TAB named in Top 10 Feeds of the Year

The Apple Blog – a blog where I post regularly, has been placed as one of the top 10 feeds of the year over at Feedster. Better still, the screen shot composite of past posts included on the info page for TAB includes two of my posts! 🙂

The Apple Blog – a blog where I post regularly, has been placed as one of the top 10 feeds of the year over at Feedster. Better still, the screen shot composite of past posts included on the info page for TAB includes two of my posts! 🙂

Speed Download 3 Review

Speed Download 3 is a download manager that not only manages the gigabytes of files you download, it also simplyfies the process of filing and finding them, and can act as an upload and file sharing platform too. My review, over at The Apple Blog,…

Speed Download 3 is a download manager that not only manages the gigabytes of files you download, it also simplyfies the process of filing and finding them, and can act as an upload and file sharing platform too. My review, over at The Apple Blog, covers the specifics. Here’s an extract:

I’ve talked before about what I see as the strange approach made by the browser developers removing much of the useful functionality from the download manager. It still pains me to think that the best download manager built into any browser right now on the Mac platform is the one included with Internet Explorer.Since I’ve covered the basics of what a download manager can do in my review of Download Wizard I won’t repeat myself here. Speed Download 3 (SD3) offers the same basic functionality – you can queue items up and control the number of simultaneous downloads and pause and organize the order the files that are downloaded. Speed Download 3 Main WindowNone of this should be a surprise in a download manager. Where SD3 scores some additional points is in some of the extended functionality and features that make downloads easier and simpler, especially for large volume downloaders like me.

Read on for the full article.

Logitech Cordless Comfort Duo Review

I decided to review my latest hardware purchase and the most important part of my computing setup – the keyboard and mouse – in the form of the Logitech Cordless Comfort Duo. Here’s a quick sample: My favourite keyboard of all time is the Apple Ad…

I decided to review my latest hardware purchase and the most important part of my computing setup – the keyboard and mouse – in the form of the Logitech Cordless Comfort Duo. Here’s a quick sample:

My favourite keyboard of all time is the Apple Adjustable Keyboard (AAK). It was expensive here in the UK (about $350), but the most comfortable keyboard I have ever used. I had three of them (I obtained a few before the official supply dried up), but since they were ADB only I stopped using them once one or two of the keys stopped working and my machines had migrated to USB only.Since then, I’ve been using Microsoft keyboards, in their elite/professional revision with the split distance/angle and built in wrist rest, much like my favorite AAK but with the adjustability. These have been fine, they are comfortable to use and with the supplied Microsoft software still work well with the Apple platform.Right up until a few months ago I was using a Microsoft Wireless unit, but it had some really annoying issues. I use wireless not because I like to work miles from where I can plug, but just because it makes the desk look tidy and prevents the issues of dragging a cable across the desk that can be uncomfortable.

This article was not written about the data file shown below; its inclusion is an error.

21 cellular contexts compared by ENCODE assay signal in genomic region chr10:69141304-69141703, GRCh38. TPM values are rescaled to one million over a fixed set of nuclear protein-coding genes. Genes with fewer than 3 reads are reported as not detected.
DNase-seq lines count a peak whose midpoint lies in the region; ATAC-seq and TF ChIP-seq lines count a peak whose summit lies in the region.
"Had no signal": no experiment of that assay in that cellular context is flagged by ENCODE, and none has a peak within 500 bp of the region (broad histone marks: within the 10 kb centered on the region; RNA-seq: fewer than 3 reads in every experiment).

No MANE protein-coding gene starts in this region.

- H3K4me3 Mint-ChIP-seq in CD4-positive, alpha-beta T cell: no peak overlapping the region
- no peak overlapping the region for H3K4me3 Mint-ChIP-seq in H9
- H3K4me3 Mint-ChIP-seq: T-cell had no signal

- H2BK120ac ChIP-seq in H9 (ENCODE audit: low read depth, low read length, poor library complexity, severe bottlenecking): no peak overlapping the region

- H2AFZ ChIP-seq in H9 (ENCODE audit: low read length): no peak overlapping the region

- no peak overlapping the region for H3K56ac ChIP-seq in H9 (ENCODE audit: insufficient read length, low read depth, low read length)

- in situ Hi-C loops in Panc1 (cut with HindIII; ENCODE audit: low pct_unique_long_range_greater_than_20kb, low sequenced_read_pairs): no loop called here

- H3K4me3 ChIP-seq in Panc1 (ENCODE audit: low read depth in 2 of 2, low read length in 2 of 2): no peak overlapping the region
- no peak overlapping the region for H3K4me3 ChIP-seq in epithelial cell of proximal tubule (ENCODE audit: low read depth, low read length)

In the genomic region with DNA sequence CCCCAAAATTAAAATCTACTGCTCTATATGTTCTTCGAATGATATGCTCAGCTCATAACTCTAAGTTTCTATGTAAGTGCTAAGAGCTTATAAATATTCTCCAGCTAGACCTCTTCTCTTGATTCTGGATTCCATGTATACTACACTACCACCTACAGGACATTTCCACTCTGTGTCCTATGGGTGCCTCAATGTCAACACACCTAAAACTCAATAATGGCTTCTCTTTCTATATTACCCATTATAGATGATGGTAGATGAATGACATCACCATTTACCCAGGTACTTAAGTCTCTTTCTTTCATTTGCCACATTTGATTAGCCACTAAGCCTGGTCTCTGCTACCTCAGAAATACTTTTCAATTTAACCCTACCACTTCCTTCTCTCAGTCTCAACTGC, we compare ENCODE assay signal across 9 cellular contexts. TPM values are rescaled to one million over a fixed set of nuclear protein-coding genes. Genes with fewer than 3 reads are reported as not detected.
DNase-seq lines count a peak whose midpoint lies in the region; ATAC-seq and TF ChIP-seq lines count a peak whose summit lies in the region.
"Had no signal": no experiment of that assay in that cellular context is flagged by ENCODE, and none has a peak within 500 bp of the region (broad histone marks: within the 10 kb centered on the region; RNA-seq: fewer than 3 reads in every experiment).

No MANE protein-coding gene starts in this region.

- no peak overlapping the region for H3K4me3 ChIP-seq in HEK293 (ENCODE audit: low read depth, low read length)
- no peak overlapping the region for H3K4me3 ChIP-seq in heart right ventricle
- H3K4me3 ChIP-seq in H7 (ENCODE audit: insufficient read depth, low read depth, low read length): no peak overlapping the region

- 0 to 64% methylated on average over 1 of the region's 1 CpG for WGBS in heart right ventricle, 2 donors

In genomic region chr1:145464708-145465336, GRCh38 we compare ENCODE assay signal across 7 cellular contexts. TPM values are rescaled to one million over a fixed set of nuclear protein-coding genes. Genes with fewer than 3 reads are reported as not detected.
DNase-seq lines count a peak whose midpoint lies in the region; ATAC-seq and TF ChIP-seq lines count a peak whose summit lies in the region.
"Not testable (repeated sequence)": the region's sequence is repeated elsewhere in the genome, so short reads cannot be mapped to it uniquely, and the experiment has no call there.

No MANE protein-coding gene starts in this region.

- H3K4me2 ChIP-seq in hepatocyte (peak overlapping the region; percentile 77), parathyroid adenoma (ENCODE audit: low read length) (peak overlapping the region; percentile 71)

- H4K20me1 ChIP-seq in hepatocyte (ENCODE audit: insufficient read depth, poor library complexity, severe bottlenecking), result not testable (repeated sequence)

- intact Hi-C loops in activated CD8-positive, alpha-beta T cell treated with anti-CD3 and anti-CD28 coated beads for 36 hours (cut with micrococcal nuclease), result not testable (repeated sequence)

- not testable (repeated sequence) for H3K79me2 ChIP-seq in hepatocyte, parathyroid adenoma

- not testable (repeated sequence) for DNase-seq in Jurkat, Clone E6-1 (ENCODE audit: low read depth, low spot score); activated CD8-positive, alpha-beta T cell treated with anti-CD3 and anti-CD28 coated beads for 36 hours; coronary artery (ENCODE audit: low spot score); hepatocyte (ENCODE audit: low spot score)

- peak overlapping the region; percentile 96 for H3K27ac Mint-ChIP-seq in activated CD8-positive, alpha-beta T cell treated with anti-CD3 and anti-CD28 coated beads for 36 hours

Read on for the full review.

Market Gap: VMware for OS X

I’ve got a new post over on The Apple Blog looking at the potential market gap of a VMware like application for OS X. Here’s an excerpt: Throughout the course of my life I???ve had cause to have more than one machine available to me for my work. Not…

I’ve got a new post over on The Apple Blog looking at the potential market gap of a VMware like application for OS X. Here’s an excerpt:

Throughout the course of my life I’ve had cause to have more than one machine available to me for my work. Not because I have more than one set of arms and eyes and amazing multi-tasking capabilities, but because vast quantities of my work generally involve setting up temporary environments, and even entire networks. I don’t want to set these up on the machines I use for everyday work. If I’m trying out a particularly nasty piece of beta software it could take me hours – even with regular backups – to get back online. Quite aside from the fact that sometimes I need my main machine available to write up and make notes on the temporary environment I’ve just created.All this has meant that I’ve had to have multiple machines available to enable me to do my work. My home network contains more computers and computing power than many of my clients have spread among 10-15 people, but there’s just me in this office. Aside from the management perspective of a 20 machine network, the electricity costs are astronomical compared to just running a few desktops.

Read the full article.